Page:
It is always a bit sad when a wondrous building with obvious historic and architectural beauty succumbs to the brutality of time, disinterest, or budgetary constraints. It is all the more heartening and uplifting when the same building finally gets the well-deserved refresh, rejuvenating it to its former glory with modern function. Such is the story of The Cathedral of the Holy Cross. The Cathedral is not only the seat of the mother church of the Boston Archdiocese, visited by both a Pope and President and visitors and residents, but is also a cornerstone of the Boston SouthEnd and a beautiful hallmark of the area’s revitalization.
Designed by the renowned Patrick Keeley, architect of over 600ecclesiastical buildings throughout the eastern states, the Cathedral was built in the Gothic Revival style providing a distinctive contrast to the architecture of the time encompassing brownstones and brick facades.
The Gothic style was originally developed to solve architectural issues of the 10th and 11th centuries during which time castles and churches were built to be functional, yet often dark, damp, and cold as well. Gothic structures were not only functional but also beautiful, and featured open areas filled with light and space. Keeley designed the Cathedral with pointed arches, vaulted ceilings and a monumental façade that swept upward with height and grace. Adding the glorious giant stained-glass windows, provided the South End with a work of art for parishioners and passersbys. Purposefully massive, the cathedral was the largest in New England at the time of completion.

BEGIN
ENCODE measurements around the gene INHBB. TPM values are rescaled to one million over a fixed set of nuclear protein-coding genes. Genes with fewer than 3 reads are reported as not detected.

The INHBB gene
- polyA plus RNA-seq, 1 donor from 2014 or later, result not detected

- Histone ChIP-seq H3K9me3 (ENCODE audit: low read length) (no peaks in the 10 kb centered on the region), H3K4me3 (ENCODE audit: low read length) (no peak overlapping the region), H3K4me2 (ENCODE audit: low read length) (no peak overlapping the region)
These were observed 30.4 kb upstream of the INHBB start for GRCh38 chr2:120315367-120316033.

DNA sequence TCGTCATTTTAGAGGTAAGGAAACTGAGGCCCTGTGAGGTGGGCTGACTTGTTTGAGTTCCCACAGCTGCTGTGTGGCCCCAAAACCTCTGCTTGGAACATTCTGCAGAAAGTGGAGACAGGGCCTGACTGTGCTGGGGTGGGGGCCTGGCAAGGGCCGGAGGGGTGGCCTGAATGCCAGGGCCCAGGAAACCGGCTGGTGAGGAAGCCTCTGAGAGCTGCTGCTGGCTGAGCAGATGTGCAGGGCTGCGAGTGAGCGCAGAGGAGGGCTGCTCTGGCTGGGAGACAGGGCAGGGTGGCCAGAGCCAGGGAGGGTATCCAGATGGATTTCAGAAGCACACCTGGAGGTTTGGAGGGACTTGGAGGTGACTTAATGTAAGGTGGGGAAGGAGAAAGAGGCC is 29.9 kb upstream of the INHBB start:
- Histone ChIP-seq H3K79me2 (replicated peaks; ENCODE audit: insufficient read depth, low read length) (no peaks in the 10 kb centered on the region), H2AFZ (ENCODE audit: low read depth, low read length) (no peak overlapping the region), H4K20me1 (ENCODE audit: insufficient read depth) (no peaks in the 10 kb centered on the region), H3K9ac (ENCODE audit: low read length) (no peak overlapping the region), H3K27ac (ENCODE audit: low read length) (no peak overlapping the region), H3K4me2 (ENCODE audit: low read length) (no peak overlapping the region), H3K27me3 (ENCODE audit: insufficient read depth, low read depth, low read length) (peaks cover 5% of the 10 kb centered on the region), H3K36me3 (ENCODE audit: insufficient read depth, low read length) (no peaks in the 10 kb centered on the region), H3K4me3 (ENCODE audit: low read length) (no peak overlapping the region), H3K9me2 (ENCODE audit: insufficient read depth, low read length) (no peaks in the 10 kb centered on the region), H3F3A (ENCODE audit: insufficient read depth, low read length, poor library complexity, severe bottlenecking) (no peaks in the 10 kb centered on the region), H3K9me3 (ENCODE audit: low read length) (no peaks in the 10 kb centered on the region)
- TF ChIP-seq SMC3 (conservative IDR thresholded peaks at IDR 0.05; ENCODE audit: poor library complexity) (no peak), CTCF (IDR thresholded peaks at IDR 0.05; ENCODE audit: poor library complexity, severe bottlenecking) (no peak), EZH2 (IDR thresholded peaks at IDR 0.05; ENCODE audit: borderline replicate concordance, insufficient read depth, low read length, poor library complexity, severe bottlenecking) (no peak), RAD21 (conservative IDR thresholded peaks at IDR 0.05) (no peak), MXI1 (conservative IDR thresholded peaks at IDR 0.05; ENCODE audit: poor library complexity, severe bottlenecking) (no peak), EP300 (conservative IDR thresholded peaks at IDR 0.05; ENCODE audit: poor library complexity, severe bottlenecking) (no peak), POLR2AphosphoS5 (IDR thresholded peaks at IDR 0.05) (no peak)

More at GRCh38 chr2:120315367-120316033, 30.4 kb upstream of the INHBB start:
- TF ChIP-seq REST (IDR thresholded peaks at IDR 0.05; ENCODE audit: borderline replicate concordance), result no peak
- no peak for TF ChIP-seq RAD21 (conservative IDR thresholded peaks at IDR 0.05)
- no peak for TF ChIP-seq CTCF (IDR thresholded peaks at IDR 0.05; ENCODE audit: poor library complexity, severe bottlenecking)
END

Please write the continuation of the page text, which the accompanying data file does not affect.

Like many historic buildings surviving through the mid twentieth century, the Cathedral of the Holy Cross suffered from well-meaning yet underthought renovations. These downplayed or even obscured original artwork and architectural elements with an unbalanced feel and products of the times such as paints, varnishes, and veneers. The Cathedral also became lackluster, its original flooring covered with carpeting, and its furnishings lacking the cohesion that was in place at the time of its original construction.
In 2017, The Archdiocese of Boston engaged Elkus Manfredi Architects, Evergreene Architectural Arts, and Henninger’s Inc. to execute a$26 million renovation. The renovation updated, improved, and added to the historic cathedral’s infrastructure, and included a modernized electrical system, new fire protection features, and full handicap accessibility. At the same time, original artwork and aesthetics, both inside and out, went through a rigorous restoration which included the addition of new marble flooring, restored pews, and the building of a new altar in a traditional motif. These improvements transformed the cathedral into a functional modern space while maintaining the original vision of Patrick Keeley.
2019 was the year during which the Cathedral of the Holy Cross was successfully restored to its former glory. The Cathedral was revitalized through the determination and efforts of present day citizens who wanted to ensure that this marvel of the past can be enjoyed far into the future.